The presence of these layers also allowed the team to recreate the developmental history of the kidney stone, just like you would with a geological structure. Gaps in these layers point to certain parts of the stones — usually the interior dihydrate crystals — having dissolved in the past, the team reports. These gaps were subsequently filled, usually by calcium oxalate monohydrate crystals.

Kidney stone formation.

Image credits Mayandi Sivaguru et al., 2018, Nature.

“In geology, when you see layers, that means that something older is underneath something younger,” Fouke said. “One layer may be deposited over the course of very short to very long periods of time.”

“Therefore, just one rock represents a whole series of events over time that are critical to deciphering the history of kidney stone disease,” Fouke said.

The research shows that, far from being a single lump of stable crystal, kidney stones are actually a hodge-podge of whatever minerals and organic substances happened to trail along the kidney during the stone’s lifetime. They are also very dynamic, evolving continuously, potentially encasing a history of the body’s going-ons over time.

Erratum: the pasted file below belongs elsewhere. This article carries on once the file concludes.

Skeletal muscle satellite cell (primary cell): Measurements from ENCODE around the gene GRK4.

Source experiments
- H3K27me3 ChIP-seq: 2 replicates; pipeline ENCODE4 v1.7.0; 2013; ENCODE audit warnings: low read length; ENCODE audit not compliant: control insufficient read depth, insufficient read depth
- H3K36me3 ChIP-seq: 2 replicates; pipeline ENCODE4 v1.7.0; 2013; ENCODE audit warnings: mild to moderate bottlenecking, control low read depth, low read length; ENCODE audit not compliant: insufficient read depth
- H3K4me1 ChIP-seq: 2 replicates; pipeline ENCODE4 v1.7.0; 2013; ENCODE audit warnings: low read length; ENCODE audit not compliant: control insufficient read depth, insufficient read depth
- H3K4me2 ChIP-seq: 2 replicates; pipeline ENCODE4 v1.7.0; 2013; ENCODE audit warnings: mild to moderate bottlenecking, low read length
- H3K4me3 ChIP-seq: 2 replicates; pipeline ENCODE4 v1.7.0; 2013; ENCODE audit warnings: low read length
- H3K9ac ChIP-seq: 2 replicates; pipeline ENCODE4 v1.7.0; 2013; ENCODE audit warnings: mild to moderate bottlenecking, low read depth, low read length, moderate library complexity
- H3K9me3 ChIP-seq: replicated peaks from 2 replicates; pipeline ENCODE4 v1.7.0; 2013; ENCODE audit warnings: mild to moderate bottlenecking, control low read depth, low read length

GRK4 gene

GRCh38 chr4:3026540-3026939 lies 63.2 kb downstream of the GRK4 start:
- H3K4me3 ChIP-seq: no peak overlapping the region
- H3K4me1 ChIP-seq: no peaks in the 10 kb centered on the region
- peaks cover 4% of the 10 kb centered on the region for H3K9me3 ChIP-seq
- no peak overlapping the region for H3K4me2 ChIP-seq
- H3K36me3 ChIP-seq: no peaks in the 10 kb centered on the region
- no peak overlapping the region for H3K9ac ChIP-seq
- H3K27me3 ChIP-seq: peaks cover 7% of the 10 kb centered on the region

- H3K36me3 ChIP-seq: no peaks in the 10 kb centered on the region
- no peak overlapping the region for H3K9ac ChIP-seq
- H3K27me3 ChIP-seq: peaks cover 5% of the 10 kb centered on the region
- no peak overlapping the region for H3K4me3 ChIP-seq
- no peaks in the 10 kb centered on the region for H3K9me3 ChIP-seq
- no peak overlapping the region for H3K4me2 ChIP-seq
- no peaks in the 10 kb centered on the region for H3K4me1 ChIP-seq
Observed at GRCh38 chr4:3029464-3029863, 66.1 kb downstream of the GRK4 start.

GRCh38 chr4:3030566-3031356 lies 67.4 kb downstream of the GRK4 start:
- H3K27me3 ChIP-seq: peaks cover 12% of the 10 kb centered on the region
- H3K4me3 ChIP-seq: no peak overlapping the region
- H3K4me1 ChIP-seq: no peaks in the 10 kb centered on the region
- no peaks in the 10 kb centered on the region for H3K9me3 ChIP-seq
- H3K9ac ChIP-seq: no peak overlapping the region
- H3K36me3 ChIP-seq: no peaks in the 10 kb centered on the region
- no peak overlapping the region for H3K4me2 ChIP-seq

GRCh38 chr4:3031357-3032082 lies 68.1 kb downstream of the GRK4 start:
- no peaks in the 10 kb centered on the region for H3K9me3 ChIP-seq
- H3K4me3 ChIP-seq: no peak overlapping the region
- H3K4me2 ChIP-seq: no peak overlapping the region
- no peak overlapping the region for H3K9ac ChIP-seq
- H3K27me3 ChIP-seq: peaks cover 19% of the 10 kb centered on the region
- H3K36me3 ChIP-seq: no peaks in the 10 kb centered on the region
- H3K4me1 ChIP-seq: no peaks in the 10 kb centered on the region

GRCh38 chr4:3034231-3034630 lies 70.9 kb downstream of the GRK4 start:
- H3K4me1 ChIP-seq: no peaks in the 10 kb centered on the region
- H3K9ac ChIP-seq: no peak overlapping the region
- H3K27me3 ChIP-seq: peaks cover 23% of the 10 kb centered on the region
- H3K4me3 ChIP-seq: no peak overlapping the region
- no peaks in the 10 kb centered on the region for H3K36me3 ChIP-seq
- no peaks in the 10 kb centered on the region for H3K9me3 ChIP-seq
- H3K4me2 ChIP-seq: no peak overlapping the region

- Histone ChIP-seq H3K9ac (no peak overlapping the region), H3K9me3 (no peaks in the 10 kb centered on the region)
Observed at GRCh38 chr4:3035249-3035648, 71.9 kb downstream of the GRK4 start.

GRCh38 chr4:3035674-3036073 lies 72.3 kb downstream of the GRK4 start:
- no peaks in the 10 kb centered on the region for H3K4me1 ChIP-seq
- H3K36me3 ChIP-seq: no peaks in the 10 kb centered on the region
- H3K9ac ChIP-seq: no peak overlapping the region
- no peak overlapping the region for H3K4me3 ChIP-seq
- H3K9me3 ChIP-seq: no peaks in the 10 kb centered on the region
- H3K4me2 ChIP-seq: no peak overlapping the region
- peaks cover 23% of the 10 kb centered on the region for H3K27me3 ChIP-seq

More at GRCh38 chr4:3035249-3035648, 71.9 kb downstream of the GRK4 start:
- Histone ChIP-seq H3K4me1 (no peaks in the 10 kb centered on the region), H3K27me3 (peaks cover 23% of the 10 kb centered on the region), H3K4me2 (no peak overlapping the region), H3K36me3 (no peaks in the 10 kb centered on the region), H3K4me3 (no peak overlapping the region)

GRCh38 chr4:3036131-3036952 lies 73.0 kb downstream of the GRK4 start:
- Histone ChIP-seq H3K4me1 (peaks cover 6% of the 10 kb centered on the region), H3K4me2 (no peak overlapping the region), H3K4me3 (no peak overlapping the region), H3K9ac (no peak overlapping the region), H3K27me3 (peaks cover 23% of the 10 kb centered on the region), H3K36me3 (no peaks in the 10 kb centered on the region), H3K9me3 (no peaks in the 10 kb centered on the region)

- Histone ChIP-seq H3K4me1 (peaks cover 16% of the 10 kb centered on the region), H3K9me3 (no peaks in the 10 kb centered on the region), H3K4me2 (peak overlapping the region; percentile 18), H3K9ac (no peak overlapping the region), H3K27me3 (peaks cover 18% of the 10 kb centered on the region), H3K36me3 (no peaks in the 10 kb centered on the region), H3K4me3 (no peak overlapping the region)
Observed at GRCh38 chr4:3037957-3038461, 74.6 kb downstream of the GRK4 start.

“Given these rough estimates, each nano-layer may have formed on a sub-daily basis of hours or in some cases even minutes,” the paper reads.

“If correct, kidney stones could be ‘read’ in the future under clinical conditions as an unprecedented ultrahigh-sensitivity record of in vivo human renal function and dynamic biogeochemical reactions.”

The paper “Geobiology reveals how human kidney stones dissolve in vivo” has been published in the journal Nature.

Encapsulate

To HEK with diabetes: new cell capsule could treat the condition with 0 insulin shots

A new cell-based treatment for type 1 and 2 diabetes could eliminate the need for constant insulin injections for patients. The method showed its effectiveness in mice trials, and the team hopes to test in on human patients within two years.

Insulin Syringe

Image credits Melissa Wiesse.

The method uses a capsule of genetically engineered cells which is grafted under the patient’s skin. They monitor blood glucose levels and automatically secret and release insulin when needed. This would lead to more reliable and more efficient treatment to the condition than the ones we use now — where patients administer their own insulin. But we’re still a way off from that. The ETG University team behind the new capsule hopes they will obtain a human clinical trial license for the technology in the next two years, with potential commercialization in the next decade.

A growing issue